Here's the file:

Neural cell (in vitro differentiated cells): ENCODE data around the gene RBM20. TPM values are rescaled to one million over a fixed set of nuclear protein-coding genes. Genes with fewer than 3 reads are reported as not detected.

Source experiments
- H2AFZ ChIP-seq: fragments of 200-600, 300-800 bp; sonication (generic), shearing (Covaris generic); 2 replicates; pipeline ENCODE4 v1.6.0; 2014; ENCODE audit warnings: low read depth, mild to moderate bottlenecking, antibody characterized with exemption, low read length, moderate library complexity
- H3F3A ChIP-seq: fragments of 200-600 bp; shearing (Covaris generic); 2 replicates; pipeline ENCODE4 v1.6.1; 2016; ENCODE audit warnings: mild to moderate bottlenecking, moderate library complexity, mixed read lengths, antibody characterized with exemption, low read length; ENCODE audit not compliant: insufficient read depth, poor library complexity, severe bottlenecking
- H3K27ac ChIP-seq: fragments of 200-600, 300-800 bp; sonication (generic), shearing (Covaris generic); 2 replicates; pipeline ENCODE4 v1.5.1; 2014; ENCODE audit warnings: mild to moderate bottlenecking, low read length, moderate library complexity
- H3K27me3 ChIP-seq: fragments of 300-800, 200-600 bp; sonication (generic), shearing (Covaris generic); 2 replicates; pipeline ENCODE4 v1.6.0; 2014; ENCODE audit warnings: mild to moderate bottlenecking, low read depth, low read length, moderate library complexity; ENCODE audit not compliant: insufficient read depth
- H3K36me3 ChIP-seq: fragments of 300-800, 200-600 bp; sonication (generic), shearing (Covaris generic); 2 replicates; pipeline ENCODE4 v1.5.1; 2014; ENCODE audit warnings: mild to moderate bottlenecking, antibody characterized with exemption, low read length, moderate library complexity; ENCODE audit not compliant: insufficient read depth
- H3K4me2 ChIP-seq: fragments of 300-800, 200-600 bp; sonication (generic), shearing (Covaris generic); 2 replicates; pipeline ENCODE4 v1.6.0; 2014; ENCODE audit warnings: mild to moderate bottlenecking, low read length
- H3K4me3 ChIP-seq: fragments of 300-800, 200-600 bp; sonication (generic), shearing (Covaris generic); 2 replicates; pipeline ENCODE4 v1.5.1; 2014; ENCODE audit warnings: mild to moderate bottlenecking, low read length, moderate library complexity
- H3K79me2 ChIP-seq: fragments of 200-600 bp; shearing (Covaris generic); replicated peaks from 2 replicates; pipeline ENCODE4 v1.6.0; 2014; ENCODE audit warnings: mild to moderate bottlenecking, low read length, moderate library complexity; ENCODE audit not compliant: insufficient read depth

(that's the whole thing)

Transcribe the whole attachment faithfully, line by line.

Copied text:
Neural cell (in vitro differentiated cells): ENCODE data around the gene RBM20. TPM values are rescaled to one million over a fixed set of nuclear protein-coding genes. Genes with fewer than 3 reads are reported as not detected.

Source experiments
- H2AFZ ChIP-seq: fragments of 200-600, 300-800 bp; sonication (generic), shearing (Covaris generic); 2 replicates; pipeline ENCODE4 v1.6.0; 2014; ENCODE audit warnings: low read depth, mild to moderate bottlenecking, antibody characterized with exemption, low read length, moderate library complexity
- H3F3A ChIP-seq: fragments of 200-600 bp; shearing (Covaris generic); 2 replicates; pipeline ENCODE4 v1.6.1; 2016; ENCODE audit warnings: mild to moderate bottlenecking, moderate library complexity, mixed read lengths, antibody characterized with exemption, low read length; ENCODE audit not compliant: insufficient read depth, poor library complexity, severe bottlenecking
- H3K27ac ChIP-seq: fragments of 200-600, 300-800 bp; sonication (generic), shearing (Covaris generic); 2 replicates; pipeline ENCODE4 v1.5.1; 2014; ENCODE audit warnings: mild to moderate bottlenecking, low read length, moderate library complexity
- H3K27me3 ChIP-seq: fragments of 300-800, 200-600 bp; sonication (generic), shearing (Covaris generic); 2 replicates; pipeline ENCODE4 v1.6.0; 2014; ENCODE audit warnings: mild to moderate bottlenecking, low read depth, low read length, moderate library complexity; ENCODE audit not compliant: insufficient read depth
- H3K36me3 ChIP-seq: fragments of 300-800, 200-600 bp; sonication (generic), shearing (Covaris generic); 2 replicates; pipeline ENCODE4 v1.5.1; 2014; ENCODE audit warnings: mild to moderate bottlenecking, antibody characterized with exemption, low read length, moderate library complexity; ENCODE audit not compliant: insufficient read depth
- H3K4me2 ChIP-seq: fragments of 300-800, 200-600 bp; sonication (generic), shearing (Covaris generic); 2 replicates; pipeline ENCODE4 v1.6.0; 2014; ENCODE audit warnings: mild to moderate bottlenecking, low read length
- H3K4me3 ChIP-seq: fragments of 300-800, 200-600 bp; sonication (generic), shearing (Covaris generic); 2 replicates; pipeline ENCODE4 v1.5.1; 2014; ENCODE audit warnings: mild to moderate bottlenecking, low read length, moderate library complexity
- H3K79me2 ChIP-seq: fragments of 200-600 bp; shearing (Covaris generic); replicated peaks from 2 replicates; pipeline ENCODE4 v1.6.0; 2014; ENCODE audit warnings: mild to moderate bottlenecking, low read length, moderate library complexity; ENCODE audit not compliant: insufficient read depth